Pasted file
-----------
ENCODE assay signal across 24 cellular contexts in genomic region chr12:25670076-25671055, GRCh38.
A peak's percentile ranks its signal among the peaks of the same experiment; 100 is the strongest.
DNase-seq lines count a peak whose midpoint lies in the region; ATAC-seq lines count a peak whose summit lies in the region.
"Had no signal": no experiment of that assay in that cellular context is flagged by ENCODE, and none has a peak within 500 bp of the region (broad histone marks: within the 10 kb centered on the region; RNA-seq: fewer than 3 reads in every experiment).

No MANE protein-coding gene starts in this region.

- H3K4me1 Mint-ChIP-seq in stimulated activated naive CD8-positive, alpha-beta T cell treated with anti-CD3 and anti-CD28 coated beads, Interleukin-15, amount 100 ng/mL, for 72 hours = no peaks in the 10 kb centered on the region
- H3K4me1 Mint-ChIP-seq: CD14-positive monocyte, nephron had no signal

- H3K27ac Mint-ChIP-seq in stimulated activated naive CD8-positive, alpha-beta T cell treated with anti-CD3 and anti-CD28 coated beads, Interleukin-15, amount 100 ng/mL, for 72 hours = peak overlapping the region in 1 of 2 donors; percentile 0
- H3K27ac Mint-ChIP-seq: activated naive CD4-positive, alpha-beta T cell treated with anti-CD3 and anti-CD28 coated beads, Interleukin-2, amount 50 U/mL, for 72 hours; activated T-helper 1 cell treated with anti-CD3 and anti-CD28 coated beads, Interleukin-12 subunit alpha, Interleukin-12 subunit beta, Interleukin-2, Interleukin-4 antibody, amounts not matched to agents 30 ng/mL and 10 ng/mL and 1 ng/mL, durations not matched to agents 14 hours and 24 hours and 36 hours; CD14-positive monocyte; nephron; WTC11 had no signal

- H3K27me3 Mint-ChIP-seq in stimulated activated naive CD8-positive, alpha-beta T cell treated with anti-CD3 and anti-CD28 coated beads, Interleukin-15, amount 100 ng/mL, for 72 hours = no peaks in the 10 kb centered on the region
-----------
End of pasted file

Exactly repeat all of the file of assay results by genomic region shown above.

ENCODE assay signal across 24 cellular contexts in genomic region chr12:25670076-25671055, GRCh38.
A peak's percentile ranks its signal among the peaks of the same experiment; 100 is the strongest.
DNase-seq lines count a peak whose midpoint lies in the region; ATAC-seq lines count a peak whose summit lies in the region.
"Had no signal": no experiment of that assay in that cellular context is flagged by ENCODE, and none has a peak within 500 bp of the region (broad histone marks: within the 10 kb centered on the region; RNA-seq: fewer than 3 reads in every experiment).

No MANE protein-coding gene starts in this region.

- H3K4me1 Mint-ChIP-seq in stimulated activated naive CD8-positive, alpha-beta T cell treated with anti-CD3 and anti-CD28 coated beads, Interleukin-15, amount 100 ng/mL, for 72 hours = no peaks in the 10 kb centered on the region
- H3K4me1 Mint-ChIP-seq: CD14-positive monocyte, nephron had no signal

- H3K27ac Mint-ChIP-seq in stimulated activated naive CD8-positive, alpha-beta T cell treated with anti-CD3 and anti-CD28 coated beads, Interleukin-15, amount 100 ng/mL, for 72 hours = peak overlapping the region in 1 of 2 donors; percentile 0
- H3K27ac Mint-ChIP-seq: activated naive CD4-positive, alpha-beta T cell treated with anti-CD3 and anti-CD28 coated beads, Interleukin-2, amount 50 U/mL, for 72 hours; activated T-helper 1 cell treated with anti-CD3 and anti-CD28 coated beads, Interleukin-12 subunit alpha, Interleukin-12 subunit beta, Interleukin-2, Interleukin-4 antibody, amounts not matched to agents 30 ng/mL and 10 ng/mL and 1 ng/mL, durations not matched to agents 14 hours and 24 hours and 36 hours; CD14-positive monocyte; nephron; WTC11 had no signal

- H3K27me3 Mint-ChIP-seq in stimulated activated naive CD8-positive, alpha-beta T cell treated with anti-CD3 and anti-CD28 coated beads, Interleukin-15, amount 100 ng/mL, for 72 hours = no peaks in the 10 kb centered on the region